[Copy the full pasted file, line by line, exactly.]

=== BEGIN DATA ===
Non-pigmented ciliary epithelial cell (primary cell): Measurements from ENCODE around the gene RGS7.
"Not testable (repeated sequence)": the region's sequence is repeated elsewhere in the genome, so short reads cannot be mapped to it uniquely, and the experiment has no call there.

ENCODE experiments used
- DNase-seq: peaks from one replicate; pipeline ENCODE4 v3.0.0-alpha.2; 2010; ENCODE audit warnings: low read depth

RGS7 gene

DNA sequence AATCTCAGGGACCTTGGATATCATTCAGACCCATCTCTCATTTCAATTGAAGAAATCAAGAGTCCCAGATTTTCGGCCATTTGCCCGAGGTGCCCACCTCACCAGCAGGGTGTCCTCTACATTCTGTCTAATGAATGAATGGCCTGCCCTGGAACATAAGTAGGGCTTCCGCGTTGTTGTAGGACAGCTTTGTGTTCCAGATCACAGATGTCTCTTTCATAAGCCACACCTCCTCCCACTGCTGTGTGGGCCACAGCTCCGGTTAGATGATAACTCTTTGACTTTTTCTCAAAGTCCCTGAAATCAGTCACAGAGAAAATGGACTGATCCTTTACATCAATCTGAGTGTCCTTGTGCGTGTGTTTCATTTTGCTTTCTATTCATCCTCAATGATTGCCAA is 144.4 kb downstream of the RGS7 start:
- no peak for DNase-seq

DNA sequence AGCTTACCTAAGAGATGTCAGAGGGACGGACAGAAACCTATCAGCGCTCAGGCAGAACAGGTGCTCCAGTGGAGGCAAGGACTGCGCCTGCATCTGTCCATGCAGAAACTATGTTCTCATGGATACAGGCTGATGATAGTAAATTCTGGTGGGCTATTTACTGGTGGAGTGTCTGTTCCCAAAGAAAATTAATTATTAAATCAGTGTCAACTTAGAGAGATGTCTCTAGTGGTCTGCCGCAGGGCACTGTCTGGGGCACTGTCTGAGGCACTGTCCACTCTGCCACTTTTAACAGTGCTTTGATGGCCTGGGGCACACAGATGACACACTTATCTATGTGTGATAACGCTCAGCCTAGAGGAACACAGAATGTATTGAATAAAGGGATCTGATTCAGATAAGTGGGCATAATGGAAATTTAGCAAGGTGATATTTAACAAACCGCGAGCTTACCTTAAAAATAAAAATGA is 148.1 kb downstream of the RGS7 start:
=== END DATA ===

Non-pigmented ciliary epithelial cell (primary cell): Measurements from ENCODE around the gene RGS7.
"Not testable (repeated sequence)": the region's sequence is repeated elsewhere in the genome, so short reads cannot be mapped to it uniquely, and the experiment has no call there.

ENCODE experiments used
- DNase-seq: peaks from one replicate; pipeline ENCODE4 v3.0.0-alpha.2; 2010; ENCODE audit warnings: low read depth

RGS7 gene

DNA sequence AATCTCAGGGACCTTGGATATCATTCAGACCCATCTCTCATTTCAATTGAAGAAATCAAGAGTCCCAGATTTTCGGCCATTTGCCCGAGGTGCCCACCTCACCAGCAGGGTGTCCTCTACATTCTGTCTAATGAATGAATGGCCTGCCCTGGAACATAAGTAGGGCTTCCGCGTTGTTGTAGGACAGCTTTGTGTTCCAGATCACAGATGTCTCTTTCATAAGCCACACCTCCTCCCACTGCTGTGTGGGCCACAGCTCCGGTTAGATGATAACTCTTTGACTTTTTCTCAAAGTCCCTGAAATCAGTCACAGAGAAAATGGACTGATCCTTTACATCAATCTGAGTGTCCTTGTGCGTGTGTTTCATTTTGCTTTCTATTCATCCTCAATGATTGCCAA is 144.4 kb downstream of the RGS7 start:
- no peak for DNase-seq

DNA sequence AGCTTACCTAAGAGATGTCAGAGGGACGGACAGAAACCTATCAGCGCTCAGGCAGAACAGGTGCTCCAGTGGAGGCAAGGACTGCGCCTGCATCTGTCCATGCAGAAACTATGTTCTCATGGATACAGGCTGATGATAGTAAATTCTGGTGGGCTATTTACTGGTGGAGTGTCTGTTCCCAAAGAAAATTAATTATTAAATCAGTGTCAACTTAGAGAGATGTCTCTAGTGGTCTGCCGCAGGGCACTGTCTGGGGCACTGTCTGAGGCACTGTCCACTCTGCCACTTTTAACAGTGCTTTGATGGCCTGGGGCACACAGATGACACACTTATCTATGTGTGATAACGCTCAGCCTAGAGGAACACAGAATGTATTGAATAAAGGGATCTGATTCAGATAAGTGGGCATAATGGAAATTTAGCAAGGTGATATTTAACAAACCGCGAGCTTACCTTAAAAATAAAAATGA is 148.1 kb downstream of the RGS7 start: